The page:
Consider Revenue

It can take awhile for businesses to become profitable, many only manage to break even for a few years while it's getting established.

You may not be able to make a lot when you're starting out but you can price your products to help generate revenue in the future.

Revenue does more than put more money in your pocket. It can let you know if your business is successful or if you need to refine your strategy or product.

Determining revenue targets when you're pricing your product can ensure that you're on the right track to growing your business.

Take time to calculate your target revenue. A financial adviser can tell you what you need to know or use simple formulas yourself.

Don't Try To Price Match The Big Boys

In an ideal world every small business owner would be able to charge as much for their products was big brand names like WalMart, Amazon, and Target do.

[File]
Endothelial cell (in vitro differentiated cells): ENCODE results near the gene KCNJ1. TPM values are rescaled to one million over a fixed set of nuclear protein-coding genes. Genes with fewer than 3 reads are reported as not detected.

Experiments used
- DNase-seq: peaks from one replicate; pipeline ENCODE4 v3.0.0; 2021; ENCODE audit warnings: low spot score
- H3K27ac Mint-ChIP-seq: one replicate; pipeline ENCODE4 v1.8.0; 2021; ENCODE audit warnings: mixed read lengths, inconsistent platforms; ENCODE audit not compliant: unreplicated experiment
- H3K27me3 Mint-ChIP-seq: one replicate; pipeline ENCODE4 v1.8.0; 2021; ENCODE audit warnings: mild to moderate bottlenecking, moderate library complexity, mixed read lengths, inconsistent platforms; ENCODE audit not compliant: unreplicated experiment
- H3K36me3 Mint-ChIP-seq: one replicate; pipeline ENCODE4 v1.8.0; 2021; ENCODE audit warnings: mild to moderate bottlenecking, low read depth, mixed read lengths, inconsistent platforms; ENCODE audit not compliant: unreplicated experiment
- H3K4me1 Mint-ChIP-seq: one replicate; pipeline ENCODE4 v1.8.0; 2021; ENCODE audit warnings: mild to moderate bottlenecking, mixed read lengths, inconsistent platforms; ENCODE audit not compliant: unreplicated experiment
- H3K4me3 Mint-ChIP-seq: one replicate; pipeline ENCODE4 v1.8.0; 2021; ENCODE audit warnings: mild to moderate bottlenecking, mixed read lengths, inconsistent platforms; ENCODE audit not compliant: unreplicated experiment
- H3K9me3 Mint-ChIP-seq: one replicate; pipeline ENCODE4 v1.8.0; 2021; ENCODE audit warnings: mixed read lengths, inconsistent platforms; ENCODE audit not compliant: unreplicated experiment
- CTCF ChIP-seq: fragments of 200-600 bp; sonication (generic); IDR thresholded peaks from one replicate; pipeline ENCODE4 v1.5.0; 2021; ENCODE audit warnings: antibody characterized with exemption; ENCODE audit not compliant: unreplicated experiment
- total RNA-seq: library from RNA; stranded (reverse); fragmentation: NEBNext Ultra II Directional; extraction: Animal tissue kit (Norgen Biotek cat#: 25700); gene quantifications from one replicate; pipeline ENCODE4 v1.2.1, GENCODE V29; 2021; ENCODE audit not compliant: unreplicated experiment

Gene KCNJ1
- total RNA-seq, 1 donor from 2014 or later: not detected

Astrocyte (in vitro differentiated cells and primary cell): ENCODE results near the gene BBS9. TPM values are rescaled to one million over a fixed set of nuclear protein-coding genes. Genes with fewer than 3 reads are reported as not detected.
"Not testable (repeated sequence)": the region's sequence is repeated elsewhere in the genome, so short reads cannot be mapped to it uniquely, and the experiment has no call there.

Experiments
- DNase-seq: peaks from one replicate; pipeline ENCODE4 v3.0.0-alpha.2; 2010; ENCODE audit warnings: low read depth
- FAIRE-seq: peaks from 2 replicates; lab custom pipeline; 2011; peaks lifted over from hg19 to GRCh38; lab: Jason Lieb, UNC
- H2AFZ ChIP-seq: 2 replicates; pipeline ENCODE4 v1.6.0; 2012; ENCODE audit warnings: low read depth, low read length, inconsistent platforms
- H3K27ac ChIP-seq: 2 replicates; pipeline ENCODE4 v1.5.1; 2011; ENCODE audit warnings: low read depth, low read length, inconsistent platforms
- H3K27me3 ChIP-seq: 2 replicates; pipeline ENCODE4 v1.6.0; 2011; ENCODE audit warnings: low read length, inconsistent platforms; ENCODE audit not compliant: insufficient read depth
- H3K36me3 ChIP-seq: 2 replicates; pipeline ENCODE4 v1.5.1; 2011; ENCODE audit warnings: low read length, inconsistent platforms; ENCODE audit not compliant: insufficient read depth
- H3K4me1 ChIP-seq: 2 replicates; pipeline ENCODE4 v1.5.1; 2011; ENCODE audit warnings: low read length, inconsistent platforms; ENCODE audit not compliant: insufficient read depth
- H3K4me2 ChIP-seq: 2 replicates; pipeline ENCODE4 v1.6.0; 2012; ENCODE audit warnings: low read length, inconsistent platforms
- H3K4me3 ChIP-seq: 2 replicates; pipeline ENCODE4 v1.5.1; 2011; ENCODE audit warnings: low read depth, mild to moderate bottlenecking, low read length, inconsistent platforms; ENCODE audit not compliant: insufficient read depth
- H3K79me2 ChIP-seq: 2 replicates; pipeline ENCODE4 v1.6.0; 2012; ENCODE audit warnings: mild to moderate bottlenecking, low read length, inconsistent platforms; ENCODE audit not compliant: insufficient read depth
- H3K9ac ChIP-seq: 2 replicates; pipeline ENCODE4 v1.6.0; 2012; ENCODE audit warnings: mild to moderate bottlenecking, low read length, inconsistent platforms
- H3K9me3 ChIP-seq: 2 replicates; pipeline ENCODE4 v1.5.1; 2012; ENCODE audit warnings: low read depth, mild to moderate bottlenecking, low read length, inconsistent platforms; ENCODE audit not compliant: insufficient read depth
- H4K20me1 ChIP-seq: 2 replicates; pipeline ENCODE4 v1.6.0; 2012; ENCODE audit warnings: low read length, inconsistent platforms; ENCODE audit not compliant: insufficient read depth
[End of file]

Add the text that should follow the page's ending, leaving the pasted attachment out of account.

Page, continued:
Low prices can help bring in customers, but they won't make your business financially sustainable. The harsh truth is that smaller retailers can't hope to price match some of the big names in retail.

Big retailers are able to sell their products at low prices because they buy wholesale. They buy in bulk in massive quantities and can depend on having a huge customer base to buy from them.

Small retailers can't match the big retailer's buying power or the huge loyal customer base. You may not be able to beat bigger names on price, but you could convince people to buy your products based on the value you provide.

Instead of trying to attract customers with low prices, think about what sets you apart from the bigger names. Focus on the quality and uniqueness of your products. Play up your local business owners and ties to the local economy.

Learn The Market

One of the biggest mistakes people can make when they're learning how to set prices is to not pay attention to the market.

Take time to learn about the true market landscape before you start setting prices. See what other businesses are selling their products for, and see how high consumer demand is.